Far-right congregants fumed at clergyman after he criticised president over Covid in his service
The toxic politics bedevilling Jair Bolsonaro’s Brazil swept into Father Lino Allegri’s sacristy one Sunday in July, just after the octogenarian priest delivered a homily lamenting the president’s role in the Covid catastrophe that has killed more than half a million Brazilians.
As Allegri removed his white cassock, eight enraged congregants stormed into the rectangular backroom, past a portrait of Mother Teresa bearing the words: “The most dangerous person: the lie. The worst feeling: hate.”
“Go back to Italy! We don’t want you here!” witnesses remember one of the Bolsonaro-supporting intruders ranting at the Verona-born priest, a naturalised Brazilian citizen who has lived in the South American country for more than 50 years.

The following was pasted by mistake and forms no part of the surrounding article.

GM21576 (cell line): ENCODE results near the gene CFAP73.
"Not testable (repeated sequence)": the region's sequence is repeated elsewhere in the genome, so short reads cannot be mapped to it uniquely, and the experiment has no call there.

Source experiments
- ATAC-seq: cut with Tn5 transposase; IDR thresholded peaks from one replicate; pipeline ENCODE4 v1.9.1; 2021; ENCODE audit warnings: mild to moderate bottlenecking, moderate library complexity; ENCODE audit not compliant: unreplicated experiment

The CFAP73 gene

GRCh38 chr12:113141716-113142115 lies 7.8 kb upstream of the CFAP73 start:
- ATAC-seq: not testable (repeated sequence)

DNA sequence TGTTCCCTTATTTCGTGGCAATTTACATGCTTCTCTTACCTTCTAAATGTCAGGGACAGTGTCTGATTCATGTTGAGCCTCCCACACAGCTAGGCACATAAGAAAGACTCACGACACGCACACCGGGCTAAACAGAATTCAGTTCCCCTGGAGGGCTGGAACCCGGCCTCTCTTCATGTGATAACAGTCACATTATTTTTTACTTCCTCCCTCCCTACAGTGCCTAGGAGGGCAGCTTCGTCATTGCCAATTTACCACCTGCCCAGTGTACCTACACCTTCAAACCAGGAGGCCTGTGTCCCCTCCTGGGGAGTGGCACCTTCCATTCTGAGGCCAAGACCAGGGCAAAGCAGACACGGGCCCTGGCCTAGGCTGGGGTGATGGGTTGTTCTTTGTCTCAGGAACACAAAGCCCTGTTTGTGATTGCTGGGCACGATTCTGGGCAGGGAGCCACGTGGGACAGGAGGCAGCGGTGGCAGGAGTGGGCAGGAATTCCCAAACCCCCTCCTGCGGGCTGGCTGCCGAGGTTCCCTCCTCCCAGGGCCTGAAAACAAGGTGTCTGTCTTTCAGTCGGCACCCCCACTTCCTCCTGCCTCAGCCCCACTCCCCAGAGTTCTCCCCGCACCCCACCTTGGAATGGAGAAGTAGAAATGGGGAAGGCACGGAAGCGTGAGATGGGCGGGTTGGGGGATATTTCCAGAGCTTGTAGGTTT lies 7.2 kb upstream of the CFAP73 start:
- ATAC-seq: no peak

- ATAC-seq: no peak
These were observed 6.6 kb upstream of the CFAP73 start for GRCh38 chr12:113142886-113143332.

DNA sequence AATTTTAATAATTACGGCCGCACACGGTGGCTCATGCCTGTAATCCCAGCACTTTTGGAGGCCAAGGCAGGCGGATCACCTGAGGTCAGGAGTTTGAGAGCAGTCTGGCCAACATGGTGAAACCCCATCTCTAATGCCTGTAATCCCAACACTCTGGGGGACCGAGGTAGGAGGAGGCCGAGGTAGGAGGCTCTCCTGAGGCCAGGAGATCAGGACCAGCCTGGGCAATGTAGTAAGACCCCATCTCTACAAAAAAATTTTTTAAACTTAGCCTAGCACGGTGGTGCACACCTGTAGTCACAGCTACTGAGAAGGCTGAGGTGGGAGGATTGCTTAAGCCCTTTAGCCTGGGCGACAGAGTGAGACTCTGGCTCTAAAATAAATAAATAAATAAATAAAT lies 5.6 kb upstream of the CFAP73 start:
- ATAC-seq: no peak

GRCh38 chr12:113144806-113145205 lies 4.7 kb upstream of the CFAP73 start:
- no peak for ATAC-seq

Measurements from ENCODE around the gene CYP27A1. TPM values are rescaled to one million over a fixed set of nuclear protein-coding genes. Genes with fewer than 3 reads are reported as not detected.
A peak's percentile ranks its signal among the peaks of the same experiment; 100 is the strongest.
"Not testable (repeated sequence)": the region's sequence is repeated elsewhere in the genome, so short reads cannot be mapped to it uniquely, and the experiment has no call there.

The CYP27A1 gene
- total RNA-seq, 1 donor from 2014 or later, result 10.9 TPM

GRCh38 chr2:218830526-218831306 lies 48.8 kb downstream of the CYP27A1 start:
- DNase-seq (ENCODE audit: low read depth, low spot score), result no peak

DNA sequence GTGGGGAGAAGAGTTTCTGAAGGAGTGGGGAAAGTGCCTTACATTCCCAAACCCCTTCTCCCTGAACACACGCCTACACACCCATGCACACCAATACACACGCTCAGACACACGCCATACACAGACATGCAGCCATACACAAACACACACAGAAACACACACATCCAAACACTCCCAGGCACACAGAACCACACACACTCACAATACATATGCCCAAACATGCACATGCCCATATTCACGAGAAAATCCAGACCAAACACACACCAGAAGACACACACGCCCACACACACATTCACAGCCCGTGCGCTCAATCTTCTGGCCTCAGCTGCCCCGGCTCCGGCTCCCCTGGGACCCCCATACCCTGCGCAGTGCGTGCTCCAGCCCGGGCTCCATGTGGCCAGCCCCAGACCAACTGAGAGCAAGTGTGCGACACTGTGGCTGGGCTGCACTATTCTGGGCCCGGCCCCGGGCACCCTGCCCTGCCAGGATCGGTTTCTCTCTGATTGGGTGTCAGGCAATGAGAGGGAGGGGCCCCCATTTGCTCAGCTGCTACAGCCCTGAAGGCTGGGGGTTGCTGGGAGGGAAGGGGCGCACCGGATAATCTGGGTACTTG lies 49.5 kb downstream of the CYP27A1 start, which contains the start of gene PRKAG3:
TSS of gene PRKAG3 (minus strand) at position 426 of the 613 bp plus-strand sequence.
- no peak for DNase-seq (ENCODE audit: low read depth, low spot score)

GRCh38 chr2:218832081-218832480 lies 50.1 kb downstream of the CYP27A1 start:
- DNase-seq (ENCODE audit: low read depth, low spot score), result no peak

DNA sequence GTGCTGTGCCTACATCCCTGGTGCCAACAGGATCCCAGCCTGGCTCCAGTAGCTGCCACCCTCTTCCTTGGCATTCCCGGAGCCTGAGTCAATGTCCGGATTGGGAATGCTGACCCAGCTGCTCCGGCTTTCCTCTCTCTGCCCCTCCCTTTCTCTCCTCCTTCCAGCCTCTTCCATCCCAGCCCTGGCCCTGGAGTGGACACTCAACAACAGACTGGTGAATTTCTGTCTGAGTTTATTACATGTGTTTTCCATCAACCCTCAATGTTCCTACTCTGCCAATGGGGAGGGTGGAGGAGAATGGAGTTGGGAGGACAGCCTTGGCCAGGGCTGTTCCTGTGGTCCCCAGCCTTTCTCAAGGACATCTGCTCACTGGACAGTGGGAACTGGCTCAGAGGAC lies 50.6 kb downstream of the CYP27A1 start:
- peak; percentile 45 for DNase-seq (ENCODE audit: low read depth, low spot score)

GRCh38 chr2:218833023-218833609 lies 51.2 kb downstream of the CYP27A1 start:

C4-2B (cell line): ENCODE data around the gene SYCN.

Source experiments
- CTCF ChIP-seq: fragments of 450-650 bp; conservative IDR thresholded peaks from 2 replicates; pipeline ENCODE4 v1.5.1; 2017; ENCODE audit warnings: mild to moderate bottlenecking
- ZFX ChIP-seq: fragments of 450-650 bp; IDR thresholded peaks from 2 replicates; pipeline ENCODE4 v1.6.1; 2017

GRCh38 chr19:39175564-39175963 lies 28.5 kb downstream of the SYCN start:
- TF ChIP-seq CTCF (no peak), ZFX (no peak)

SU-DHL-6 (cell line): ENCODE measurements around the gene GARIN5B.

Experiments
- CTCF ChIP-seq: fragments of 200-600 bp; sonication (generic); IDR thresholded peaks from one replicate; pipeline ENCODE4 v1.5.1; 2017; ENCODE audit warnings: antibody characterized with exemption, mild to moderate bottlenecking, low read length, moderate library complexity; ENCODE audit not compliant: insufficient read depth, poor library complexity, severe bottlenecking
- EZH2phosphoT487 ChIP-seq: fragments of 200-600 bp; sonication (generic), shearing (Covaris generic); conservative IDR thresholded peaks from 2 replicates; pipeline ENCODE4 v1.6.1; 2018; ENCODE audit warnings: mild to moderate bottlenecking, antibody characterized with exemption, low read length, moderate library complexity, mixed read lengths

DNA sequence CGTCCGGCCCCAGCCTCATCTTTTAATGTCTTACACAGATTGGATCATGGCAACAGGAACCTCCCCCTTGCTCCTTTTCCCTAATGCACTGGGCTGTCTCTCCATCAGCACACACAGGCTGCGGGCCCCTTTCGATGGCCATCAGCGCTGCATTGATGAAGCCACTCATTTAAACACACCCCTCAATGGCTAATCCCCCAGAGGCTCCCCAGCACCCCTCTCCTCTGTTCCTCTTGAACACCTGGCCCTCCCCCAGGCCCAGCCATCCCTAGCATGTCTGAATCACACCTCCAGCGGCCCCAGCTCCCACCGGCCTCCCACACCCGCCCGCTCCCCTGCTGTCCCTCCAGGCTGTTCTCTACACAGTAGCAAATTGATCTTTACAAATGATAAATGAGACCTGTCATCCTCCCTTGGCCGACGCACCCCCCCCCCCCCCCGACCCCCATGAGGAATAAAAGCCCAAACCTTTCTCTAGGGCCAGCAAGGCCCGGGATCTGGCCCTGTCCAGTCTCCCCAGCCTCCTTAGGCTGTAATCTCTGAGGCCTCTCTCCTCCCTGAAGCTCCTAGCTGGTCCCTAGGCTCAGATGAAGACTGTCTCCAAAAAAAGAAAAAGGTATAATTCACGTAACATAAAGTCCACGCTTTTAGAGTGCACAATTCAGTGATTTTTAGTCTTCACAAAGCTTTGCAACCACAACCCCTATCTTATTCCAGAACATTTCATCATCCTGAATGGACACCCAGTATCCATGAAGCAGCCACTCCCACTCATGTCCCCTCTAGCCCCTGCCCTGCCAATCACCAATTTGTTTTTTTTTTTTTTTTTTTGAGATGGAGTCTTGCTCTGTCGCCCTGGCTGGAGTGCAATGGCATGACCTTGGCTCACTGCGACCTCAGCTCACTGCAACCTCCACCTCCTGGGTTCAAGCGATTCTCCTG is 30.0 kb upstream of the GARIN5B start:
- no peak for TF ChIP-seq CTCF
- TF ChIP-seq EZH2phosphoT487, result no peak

“Our president is a Christian! A good man! An honest man!” fumed another, jabbing a finger into the 82-year-old clergyman’s face.
Allegri said he had never suffered such an aggressive post-service diatribe.
“We felt bewildered,” he recalled on a recent Sunday as he sat in the same vestry where he had been harangued by the pro-Bolsonaro mob. Three armed police officers loitered on the street outside to deter another breach.
Another church member shook their head sorrowfully as they remembered watching the Bolsonarista churchgoers berate the elderly priest. “It’s fanaticism, there’s no other word for it … an incomprehensible fanaticism,” said the witness, who asked not to be named out of fear for their own security.
“Father Lino is so loved by all of us here. He brings us peace,” they added. “I just felt so utterly sad at the point our country has reached.”